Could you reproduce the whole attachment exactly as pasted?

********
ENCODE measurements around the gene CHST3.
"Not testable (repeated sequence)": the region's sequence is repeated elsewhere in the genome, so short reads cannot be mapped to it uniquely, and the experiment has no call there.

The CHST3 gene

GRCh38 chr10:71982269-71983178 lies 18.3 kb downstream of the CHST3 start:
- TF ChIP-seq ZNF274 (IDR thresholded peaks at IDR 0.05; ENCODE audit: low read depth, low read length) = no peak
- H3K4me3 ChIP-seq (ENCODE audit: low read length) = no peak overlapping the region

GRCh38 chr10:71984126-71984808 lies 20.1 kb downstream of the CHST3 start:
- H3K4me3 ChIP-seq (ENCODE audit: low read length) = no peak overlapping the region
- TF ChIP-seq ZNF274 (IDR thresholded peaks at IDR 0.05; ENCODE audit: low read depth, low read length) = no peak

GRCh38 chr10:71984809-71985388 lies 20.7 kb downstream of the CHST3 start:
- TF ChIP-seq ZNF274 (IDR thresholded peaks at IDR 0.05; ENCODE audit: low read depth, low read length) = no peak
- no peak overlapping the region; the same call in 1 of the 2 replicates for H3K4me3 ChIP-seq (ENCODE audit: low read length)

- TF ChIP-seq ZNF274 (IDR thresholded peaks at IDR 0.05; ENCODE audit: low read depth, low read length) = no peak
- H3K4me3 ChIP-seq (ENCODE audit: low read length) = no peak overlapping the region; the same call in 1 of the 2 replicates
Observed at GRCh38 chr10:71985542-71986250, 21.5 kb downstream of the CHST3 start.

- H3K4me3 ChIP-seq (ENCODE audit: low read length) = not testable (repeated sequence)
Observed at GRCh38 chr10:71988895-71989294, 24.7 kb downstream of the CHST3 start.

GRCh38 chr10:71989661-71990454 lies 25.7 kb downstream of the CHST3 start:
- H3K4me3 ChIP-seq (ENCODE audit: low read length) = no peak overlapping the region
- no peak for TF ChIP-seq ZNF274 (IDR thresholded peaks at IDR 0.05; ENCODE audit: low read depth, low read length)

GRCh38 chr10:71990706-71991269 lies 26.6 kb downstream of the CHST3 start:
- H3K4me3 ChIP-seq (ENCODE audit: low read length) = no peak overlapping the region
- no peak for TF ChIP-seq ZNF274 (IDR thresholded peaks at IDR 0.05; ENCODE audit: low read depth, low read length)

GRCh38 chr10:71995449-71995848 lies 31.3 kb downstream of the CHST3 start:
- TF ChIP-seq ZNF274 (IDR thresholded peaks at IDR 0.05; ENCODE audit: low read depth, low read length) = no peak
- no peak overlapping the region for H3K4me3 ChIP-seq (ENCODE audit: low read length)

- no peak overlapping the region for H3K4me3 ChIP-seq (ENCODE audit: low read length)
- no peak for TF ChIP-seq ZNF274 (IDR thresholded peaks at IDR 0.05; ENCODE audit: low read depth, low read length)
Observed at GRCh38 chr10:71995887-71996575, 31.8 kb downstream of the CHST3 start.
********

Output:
ENCODE measurements around the gene CHST3.
"Not testable (repeated sequence)": the region's sequence is repeated elsewhere in the genome, so short reads cannot be mapped to it uniquely, and the experiment has no call there.

The CHST3 gene

GRCh38 chr10:71982269-71983178 lies 18.3 kb downstream of the CHST3 start:
- TF ChIP-seq ZNF274 (IDR thresholded peaks at IDR 0.05; ENCODE audit: low read depth, low read length) = no peak
- H3K4me3 ChIP-seq (ENCODE audit: low read length) = no peak overlapping the region

GRCh38 chr10:71984126-71984808 lies 20.1 kb downstream of the CHST3 start:
- H3K4me3 ChIP-seq (ENCODE audit: low read length) = no peak overlapping the region
- TF ChIP-seq ZNF274 (IDR thresholded peaks at IDR 0.05; ENCODE audit: low read depth, low read length) = no peak

GRCh38 chr10:71984809-71985388 lies 20.7 kb downstream of the CHST3 start:
- TF ChIP-seq ZNF274 (IDR thresholded peaks at IDR 0.05; ENCODE audit: low read depth, low read length) = no peak
- no peak overlapping the region; the same call in 1 of the 2 replicates for H3K4me3 ChIP-seq (ENCODE audit: low read length)

- TF ChIP-seq ZNF274 (IDR thresholded peaks at IDR 0.05; ENCODE audit: low read depth, low read length) = no peak
- H3K4me3 ChIP-seq (ENCODE audit: low read length) = no peak overlapping the region; the same call in 1 of the 2 replicates
Observed at GRCh38 chr10:71985542-71986250, 21.5 kb downstream of the CHST3 start.

- H3K4me3 ChIP-seq (ENCODE audit: low read length) = not testable (repeated sequence)
Observed at GRCh38 chr10:71988895-71989294, 24.7 kb downstream of the CHST3 start.

GRCh38 chr10:71989661-71990454 lies 25.7 kb downstream of the CHST3 start:
- H3K4me3 ChIP-seq (ENCODE audit: low read length) = no peak overlapping the region
- no peak for TF ChIP-seq ZNF274 (IDR thresholded peaks at IDR 0.05; ENCODE audit: low read depth, low read length)

GRCh38 chr10:71990706-71991269 lies 26.6 kb downstream of the CHST3 start:
- H3K4me3 ChIP-seq (ENCODE audit: low read length) = no peak overlapping the region
- no peak for TF ChIP-seq ZNF274 (IDR thresholded peaks at IDR 0.05; ENCODE audit: low read depth, low read length)

GRCh38 chr10:71995449-71995848 lies 31.3 kb downstream of the CHST3 start:
- TF ChIP-seq ZNF274 (IDR thresholded peaks at IDR 0.05; ENCODE audit: low read depth, low read length) = no peak
- no peak overlapping the region for H3K4me3 ChIP-seq (ENCODE audit: low read length)

- no peak overlapping the region for H3K4me3 ChIP-seq (ENCODE audit: low read length)
- no peak for TF ChIP-seq ZNF274 (IDR thresholded peaks at IDR 0.05; ENCODE audit: low read depth, low read length)
Observed at GRCh38 chr10:71995887-71996575, 31.8 kb downstream of the CHST3 start.